When Elayna finds the Amyrlin, she tells her of the Black Ajah. The Amyrlin then tells Elayna of the importance of the odd ter’angreal: Elayna, a weak channeller, has the potential to be the most powerful being on earth. Since her childhood, the Amyrlin has shielded Elayna from the One Power for her own protection, and the odd ter’angreal is able to unlock that power. Just as the Amyrlin is about to use the ter’angreal on Elayna, the assassin and Sephraem break in, kill the Amyrlin, and take the ter’angreal as well as the Amyrlin's seal.

Elayna takes a few moments to mourn the Amyrlin's passing, then pursues the assassin and his minions as the new acting Amyrlin. They lead her to an empty Aes Sedai expedition site outside a Whitecloak fortress. She is captured by the Whitecloaks and thrown in the dungeon, where a few of the Aes Sedai are located. Elayna learns that some Aes Sedai were able to escape through a portal stone outside the fortress. She manages to escape from her cell and makes her way to the portal stone.

The portal takes her into the Mountains of Mist, near the fortress of Ishamael. She finds the escaped Aes Sedai in the dungeon of the fortress, rescues them, and defends them while they make their way back to the portal stone. Once they are all away, she begins to search the fortress for the Amyrlin's seal, which the assassin, now referred to as the Hound, brought to the fortress.

While searching the fortress, she finds some notes on a long lost ritual to remove from the seals the power with the intent to release the Dark Lord from his prison. She eventually finds the seal, guarded by Sephraem. After defeating her and claiming the seal, Elayna is captured by Ishamael, who prepares to torture her. The Hound comes in and uses the odd ter’angreal to trap Ishamael in a Shield. He then explains that he has succumbed to the chaotic evil of Shadar Logoth, and how he purposefully pitted Ishamael, the Aes Sedai and the Whitecloaks against each other to sow chaos. Elayna and Ishamael are able to escape the Hound's grasp, and Elayna begins gathering seals to complete the aforementioned ritual.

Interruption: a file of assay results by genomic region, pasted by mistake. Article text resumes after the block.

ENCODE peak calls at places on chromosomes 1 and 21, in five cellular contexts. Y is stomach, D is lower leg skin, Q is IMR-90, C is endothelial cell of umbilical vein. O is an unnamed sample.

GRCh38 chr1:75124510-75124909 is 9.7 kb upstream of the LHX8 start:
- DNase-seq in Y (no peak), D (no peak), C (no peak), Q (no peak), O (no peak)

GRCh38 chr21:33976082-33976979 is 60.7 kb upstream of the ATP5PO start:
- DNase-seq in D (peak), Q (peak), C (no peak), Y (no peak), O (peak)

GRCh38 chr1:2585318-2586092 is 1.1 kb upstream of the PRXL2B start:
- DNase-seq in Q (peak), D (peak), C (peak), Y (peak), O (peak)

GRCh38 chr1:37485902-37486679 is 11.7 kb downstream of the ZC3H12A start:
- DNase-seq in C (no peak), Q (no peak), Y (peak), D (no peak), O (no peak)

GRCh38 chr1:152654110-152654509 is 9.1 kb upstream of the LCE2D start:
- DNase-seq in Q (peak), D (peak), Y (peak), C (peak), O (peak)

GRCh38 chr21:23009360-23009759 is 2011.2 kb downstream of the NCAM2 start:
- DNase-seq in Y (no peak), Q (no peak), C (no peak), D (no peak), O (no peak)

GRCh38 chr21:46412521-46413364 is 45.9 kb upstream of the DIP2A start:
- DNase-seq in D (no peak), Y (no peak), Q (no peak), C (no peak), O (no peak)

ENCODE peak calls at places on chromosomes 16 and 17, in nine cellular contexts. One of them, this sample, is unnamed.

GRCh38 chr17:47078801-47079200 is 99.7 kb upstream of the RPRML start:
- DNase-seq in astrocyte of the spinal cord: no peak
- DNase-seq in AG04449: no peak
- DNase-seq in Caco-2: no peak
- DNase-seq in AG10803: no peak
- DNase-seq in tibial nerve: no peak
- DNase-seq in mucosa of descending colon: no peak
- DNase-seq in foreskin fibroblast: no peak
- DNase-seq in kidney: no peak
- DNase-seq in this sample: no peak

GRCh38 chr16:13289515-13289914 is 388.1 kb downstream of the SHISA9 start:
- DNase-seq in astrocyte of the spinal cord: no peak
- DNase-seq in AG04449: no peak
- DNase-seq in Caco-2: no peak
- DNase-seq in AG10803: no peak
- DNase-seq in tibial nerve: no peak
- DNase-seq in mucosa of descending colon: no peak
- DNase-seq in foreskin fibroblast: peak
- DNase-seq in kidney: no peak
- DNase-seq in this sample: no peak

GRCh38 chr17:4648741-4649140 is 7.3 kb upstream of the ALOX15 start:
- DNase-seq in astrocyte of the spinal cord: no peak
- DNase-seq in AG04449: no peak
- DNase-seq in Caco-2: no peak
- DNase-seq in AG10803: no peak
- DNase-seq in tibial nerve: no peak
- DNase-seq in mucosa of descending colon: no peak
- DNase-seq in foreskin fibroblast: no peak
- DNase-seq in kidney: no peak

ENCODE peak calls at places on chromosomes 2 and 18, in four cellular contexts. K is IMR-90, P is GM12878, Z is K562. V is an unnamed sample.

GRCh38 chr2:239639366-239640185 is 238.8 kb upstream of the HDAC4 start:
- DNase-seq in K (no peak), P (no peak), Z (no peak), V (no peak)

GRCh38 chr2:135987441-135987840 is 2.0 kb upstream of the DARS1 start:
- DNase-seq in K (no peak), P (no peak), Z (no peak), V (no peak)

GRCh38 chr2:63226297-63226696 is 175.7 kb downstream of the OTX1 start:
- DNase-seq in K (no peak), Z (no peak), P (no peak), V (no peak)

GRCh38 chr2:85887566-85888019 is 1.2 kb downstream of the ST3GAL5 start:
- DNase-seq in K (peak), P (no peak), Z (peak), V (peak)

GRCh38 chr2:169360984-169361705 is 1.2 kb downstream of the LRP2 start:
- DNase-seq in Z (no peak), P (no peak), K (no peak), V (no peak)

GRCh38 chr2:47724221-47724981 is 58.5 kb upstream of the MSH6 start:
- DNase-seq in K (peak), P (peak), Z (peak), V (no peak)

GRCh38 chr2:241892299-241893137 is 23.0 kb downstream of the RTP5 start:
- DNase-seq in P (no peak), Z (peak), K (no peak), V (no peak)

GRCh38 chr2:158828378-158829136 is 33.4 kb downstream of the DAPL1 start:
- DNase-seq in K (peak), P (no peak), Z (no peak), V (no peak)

Once they are gathered, Elayna travels to Shayol Ghul, where the ritual must be performed. The Hound arrives, offering to trade the odd ter’angreal, which could bestow untold powers on Elayna, for the seals. To his surprise, Elayna refuses the offer, noting how she had spent her life without those powers. She sends the Hound falling to his death with the artifact and completes the ritual, ensuring that the Dark Lord cannot escape his prison until the Last Battle.


The game was showcased at E3 1998.[3]

Night Dive Studios and released the game with updates to support modern personal computers on April 6, 2022.[4]


The game received favorable reviews according to the review aggregation website GameRankings.[5] Jeff Lundrigan of NextGen called it "a more-than-competent effort, which keeps the flavor of its source material while providing a decent challenge."[17]

Michael Lafferty of GameZone gave it eight out of ten, saying, "If you have played Unreal, and seek to advance along the path of higher and more dangerous game playing, this program is right up your alley. The manual does not provide a quick reference chart, but the controls are so simple to figure out, that you will be immersed in no time. The game also features on-screen prompts to help guide you - at least initially."[20] Peter Olafson of GamePro called it "an elegant 3D game of action and strategy that's compelling, atmospheric, beautiful...and unique."[21][a]

According to GameSpy, the game was a commercial failure.[22] It sold 30,085 units in the U.S. by April 2000.[23]

In 2003, the game was rated #10 on GameSpy's list of the most underrated games of all time.[22]